Monday, September 15, 2008

Book #27, Asimov's Science Fiction Magazine: 30th Anniversary Anthology, edited by Sheila Williams

An outstanding anthology -- probably won't offer anything new to regular readers of SF who will already be familiar with the works, but these stories are worth having in one volume and worth re-reading (and Asimov's and Tachyon are worth supporting, of course). My random thoughts, with no pretense of detachment or critical perspective:

John Varley - "Air Raid"
Oh yeah. Muscular writing; breathless; fun use of language and time-travel; not for the squeamish; truly weird but hyper-realistic.

Robert Silverberg - "The Time of the Burning"
Fine fine writing; a quiet story about the ravages and exhaustion of war, the personal scale and sacrifice; ethics pitched against politics and desire in the flames; a chamber piece that burns with emotion; understated and elegant.

Octavia E. Butler - "Speech Sounds"
So what do we turn to when speech fails? A little slow-moving and too much "what-if exercise" for my tastes; felt heavy-handed.

Bruce Sterling - "Dinner in Audoghast"
Exquisite delicate descriptions; ancient wonders brought to life; ironic, subtle, inevitable.

Isaac Asimov - "Robot Dreams"
Sparsely told, focused on the idea of martyrs and visionaries, the inspirational power of dreams; the flow of history and how humans might mold it; how to keep the Three Laws in check, even in the unconscious.

Kim Stanley Robinson - "Glacier"
Lovely imagery, family setting; a few ominous overtones; environmental/landscape backdrop essential; a little over-long.

Connie Willis - "Cibola"
Snappy, fascinating, well-researched, funny; sharply-drawn, odd Rosa; sardonic, modern but richly allusive of the past.

Jonathan Lethem - "The Happy Man"
Awakenings meet Born With the Dead, except we get to see Hell also, and it's made into a video game. Superb. First-person narration/voice is impeccable. One of the darkest stories I've ever had the pleasure of reading. Hope I never meet The Happy Man.

Mike Resnick - "Over There"
Alternate history; transparent writing; a little lacking in pathos; not all the comedic touches worked for me; clever scenes and settings; sure I missed the significance of certain details.

Ursula K. LeGuin - "Ether, OR"
Didn't do it for me. Excellent voices, character connections, mosaic backdrop depiction. Individual moments that forced me to take note, yes, but sum experience disappointing.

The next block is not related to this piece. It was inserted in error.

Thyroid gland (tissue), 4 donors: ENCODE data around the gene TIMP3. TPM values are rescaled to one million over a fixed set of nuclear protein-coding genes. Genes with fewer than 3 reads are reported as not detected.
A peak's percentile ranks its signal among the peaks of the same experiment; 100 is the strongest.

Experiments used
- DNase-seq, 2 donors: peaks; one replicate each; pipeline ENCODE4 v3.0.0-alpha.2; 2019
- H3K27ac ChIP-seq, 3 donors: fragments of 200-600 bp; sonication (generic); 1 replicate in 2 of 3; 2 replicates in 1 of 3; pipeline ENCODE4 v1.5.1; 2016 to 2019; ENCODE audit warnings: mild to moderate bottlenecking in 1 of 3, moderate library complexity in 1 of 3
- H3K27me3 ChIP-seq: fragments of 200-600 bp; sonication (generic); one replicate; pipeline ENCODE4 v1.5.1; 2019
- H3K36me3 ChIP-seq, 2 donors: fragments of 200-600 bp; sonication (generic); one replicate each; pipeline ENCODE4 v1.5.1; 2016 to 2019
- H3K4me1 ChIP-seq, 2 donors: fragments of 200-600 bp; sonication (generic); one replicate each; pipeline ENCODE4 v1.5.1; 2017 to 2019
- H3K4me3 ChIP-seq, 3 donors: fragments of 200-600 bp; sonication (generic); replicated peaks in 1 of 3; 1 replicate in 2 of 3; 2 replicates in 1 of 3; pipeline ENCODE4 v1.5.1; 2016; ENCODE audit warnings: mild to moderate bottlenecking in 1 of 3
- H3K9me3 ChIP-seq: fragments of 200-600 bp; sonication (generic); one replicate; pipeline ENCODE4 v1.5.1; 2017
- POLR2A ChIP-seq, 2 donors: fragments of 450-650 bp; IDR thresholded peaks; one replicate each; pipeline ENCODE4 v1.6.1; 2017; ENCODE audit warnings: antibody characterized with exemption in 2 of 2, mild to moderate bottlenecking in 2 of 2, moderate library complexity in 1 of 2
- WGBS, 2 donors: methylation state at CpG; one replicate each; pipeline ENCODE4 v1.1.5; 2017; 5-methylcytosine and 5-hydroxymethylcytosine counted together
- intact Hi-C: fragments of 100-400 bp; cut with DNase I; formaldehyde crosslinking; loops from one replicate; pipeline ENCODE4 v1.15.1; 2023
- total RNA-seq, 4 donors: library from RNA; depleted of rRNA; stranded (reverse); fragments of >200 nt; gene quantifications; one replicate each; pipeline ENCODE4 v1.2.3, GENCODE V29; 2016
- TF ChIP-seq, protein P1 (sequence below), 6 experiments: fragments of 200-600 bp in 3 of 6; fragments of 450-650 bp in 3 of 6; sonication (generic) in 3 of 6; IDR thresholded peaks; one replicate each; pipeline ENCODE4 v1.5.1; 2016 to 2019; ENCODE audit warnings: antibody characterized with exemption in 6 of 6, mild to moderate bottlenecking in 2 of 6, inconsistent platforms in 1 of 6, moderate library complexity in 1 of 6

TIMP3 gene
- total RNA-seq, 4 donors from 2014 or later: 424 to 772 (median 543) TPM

Kelly Link - "Flying Lessons"
Outstanding narrative construction, character development, touching and smart, feeling original even when pulling from classic allusions etc. Stand-out.

Michael Swanwick - "Ancient Engines"
Irresistible, specially if you enjoy perfectly crafted stories with talking heads and big ideas. Plus life-extension is a favorite subject of mine. (Tiny question, I couldn't figure this out: why does the mech not know what a Googol is?)

James Patrick Kelly - "Itsy Bitsy Spider"
Man oh man, talk about miniature masterpieces. So smoothly crafted it's invisible; my favorite type of story, character transformation/transition, substantial emotion; genuine poignancy achieved through setting; layers. I can't believe retroburbs don't exist. They have to, and if they don't right now, we'll see them soon, maybe in Tokyo, or maybe in Dubai.

Charles Stross - "Lobsters"
Conceptual soup, a la super-chunky; exposition and brain-candy rule; frenetic pace, as though Stross' plotting is always one step behind his own breathless smarts and just can't catch up. Must-read, but not for the characters or punch to the gut. Mmmm idea-protein bar.

Lucius Shepard - "Only Partly Here"
We get the ultra-crafty voice, the heart-rending setting and impossible possibility of survival, longing, connection, closure. 9/11 blues refracted through verbal absynth. Literary and penetrating; the dialogue, and dialogue-to-narrative transitions, are the most effective of any story in this anthology.

Stephen Baxter - "The Children of Time"
Cosmic panorama, episodic; clever parallels; grandeur and beauty; but evolutionary science versus , and proceedings seem a bit artificially inflated with importance

Robert Reed - "Eight Episodes"
So what about that Fermi Paradox? Very clever, and taking on the far-out with the commonplace; expertly paced and detail-oriented; you can't not watch until the last episode.
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